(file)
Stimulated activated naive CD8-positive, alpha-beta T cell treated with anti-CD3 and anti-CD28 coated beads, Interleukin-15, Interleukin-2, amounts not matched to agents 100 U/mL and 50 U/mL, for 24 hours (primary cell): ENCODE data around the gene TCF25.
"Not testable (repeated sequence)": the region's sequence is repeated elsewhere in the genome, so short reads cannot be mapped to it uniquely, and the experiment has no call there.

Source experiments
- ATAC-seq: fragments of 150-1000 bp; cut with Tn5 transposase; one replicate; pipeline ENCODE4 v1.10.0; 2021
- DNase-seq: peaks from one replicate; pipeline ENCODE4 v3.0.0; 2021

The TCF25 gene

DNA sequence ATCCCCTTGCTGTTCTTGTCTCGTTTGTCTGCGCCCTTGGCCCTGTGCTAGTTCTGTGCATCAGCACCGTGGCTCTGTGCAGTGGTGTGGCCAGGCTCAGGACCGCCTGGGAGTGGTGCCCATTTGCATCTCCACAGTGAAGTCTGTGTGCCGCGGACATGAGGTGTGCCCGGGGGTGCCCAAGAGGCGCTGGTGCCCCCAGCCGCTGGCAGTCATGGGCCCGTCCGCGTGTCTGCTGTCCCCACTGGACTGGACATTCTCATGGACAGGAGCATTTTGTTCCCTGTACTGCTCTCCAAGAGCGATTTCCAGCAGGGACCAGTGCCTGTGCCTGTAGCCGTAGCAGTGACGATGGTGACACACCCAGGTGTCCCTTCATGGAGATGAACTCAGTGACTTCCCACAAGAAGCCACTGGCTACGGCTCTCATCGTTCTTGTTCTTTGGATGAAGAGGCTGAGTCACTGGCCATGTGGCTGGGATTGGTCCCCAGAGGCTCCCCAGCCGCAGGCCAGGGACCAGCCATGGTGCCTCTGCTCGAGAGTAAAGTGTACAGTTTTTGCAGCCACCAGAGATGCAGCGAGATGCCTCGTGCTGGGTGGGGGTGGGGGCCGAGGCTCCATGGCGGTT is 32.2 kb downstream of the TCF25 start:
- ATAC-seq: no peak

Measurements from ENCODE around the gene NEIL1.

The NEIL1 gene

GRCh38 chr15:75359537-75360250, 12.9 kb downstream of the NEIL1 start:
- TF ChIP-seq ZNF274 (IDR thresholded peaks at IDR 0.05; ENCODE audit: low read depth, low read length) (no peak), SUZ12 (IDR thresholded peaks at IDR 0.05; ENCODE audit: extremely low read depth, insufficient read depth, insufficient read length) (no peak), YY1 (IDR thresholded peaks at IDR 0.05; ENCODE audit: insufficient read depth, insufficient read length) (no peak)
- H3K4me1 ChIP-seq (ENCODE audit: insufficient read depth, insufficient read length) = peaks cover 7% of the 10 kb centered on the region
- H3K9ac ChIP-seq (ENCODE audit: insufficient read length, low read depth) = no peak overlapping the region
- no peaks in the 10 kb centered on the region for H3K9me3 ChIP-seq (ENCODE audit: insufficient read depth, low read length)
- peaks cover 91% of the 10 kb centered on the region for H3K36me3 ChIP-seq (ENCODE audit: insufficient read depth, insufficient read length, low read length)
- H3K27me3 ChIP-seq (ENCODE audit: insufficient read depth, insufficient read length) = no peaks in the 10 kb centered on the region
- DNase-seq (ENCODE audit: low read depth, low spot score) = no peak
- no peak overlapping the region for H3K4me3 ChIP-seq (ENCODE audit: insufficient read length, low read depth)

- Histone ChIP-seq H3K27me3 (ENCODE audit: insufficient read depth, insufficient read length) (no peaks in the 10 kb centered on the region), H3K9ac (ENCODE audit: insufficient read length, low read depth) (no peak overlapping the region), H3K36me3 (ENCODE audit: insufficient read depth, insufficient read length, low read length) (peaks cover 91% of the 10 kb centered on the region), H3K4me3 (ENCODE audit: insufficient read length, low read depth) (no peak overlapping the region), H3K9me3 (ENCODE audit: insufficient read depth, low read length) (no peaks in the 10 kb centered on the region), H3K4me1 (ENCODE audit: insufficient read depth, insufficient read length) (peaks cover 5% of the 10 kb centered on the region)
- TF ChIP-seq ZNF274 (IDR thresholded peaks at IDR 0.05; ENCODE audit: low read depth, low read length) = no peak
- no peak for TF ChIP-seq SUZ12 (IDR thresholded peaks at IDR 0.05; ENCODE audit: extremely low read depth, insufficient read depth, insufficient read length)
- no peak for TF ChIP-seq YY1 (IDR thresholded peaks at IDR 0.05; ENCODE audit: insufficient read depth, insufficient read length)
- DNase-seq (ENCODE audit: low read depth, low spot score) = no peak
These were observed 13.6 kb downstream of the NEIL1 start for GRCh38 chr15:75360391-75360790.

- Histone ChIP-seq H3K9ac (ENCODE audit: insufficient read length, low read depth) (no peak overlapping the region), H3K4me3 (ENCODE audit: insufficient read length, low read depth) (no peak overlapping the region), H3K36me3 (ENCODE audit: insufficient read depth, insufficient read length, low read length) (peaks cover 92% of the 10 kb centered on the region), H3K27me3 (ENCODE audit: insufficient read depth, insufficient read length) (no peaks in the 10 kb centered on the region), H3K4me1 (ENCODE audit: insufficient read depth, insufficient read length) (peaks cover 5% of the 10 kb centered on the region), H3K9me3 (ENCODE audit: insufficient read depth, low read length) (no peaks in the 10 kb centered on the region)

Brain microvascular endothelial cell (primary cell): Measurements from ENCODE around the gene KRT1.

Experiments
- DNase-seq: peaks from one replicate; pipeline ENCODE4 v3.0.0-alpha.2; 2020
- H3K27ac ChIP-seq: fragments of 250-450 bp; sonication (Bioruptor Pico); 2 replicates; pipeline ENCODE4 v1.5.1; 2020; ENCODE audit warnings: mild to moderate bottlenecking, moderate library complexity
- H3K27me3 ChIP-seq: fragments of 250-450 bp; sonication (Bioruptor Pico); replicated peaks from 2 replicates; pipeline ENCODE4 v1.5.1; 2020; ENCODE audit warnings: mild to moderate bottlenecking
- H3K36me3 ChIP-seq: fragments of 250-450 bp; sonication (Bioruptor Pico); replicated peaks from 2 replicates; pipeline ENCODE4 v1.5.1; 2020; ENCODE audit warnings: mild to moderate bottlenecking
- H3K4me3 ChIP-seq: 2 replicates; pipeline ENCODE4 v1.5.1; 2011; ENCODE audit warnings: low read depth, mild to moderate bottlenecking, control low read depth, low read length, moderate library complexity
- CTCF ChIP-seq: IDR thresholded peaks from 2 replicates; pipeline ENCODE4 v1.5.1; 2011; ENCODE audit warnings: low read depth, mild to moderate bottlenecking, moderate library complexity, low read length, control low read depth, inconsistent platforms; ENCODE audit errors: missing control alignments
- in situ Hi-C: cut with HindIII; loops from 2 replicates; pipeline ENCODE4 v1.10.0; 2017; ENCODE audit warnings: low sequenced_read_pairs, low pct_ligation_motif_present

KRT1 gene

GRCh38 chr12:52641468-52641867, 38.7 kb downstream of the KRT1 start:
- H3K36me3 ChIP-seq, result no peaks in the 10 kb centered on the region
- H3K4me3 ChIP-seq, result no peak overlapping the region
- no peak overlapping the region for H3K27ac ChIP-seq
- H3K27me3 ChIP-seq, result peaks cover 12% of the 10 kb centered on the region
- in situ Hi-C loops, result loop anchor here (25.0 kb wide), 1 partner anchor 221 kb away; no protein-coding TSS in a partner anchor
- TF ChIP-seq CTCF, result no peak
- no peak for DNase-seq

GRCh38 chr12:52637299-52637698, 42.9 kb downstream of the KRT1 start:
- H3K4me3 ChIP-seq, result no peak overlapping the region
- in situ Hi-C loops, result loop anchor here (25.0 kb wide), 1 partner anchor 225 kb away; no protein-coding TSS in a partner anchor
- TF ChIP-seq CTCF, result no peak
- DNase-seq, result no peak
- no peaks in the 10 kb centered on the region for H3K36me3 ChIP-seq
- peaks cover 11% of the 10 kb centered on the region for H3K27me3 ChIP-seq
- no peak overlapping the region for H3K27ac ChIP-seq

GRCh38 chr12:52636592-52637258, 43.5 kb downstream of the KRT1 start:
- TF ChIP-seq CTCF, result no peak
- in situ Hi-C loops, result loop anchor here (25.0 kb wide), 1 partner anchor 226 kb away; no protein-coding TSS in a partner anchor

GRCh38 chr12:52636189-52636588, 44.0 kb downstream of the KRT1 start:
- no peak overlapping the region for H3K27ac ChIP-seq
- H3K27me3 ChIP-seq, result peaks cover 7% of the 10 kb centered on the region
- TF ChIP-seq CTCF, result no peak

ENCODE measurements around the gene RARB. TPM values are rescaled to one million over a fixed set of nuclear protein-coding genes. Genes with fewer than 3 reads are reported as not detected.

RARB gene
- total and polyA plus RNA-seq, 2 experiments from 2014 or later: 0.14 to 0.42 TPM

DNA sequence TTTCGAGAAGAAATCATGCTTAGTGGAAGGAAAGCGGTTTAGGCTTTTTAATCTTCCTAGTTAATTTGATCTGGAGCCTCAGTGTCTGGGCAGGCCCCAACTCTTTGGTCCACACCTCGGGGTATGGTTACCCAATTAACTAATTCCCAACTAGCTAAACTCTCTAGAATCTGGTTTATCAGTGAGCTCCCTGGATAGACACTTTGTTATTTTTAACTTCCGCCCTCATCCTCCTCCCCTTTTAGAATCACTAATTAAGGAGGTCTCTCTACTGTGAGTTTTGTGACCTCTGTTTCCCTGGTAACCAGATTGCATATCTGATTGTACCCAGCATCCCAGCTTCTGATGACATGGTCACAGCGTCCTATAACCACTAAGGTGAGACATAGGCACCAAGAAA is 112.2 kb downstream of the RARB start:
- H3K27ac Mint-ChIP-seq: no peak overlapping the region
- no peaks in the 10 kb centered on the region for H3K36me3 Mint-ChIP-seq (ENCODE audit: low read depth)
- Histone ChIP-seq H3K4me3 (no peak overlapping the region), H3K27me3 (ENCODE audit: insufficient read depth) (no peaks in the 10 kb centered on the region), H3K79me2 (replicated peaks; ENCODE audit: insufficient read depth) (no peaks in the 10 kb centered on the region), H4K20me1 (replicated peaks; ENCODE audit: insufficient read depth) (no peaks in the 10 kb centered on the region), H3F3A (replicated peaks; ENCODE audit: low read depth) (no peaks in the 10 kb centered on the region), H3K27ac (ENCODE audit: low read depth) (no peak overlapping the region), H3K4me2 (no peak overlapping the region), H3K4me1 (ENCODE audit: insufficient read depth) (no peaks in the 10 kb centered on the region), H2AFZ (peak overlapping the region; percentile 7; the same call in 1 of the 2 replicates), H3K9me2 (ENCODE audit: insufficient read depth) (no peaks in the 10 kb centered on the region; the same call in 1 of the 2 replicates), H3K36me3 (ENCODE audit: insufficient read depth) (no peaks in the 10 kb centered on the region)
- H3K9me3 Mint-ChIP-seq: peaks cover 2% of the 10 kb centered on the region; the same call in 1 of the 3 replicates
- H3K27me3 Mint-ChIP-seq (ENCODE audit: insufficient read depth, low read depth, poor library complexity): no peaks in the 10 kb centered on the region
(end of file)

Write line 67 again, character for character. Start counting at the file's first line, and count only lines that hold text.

- H3K9me3 Mint-ChIP-seq: peaks cover 2% of the 10 kb centered on the region; the same call in 1 of the 3 replicates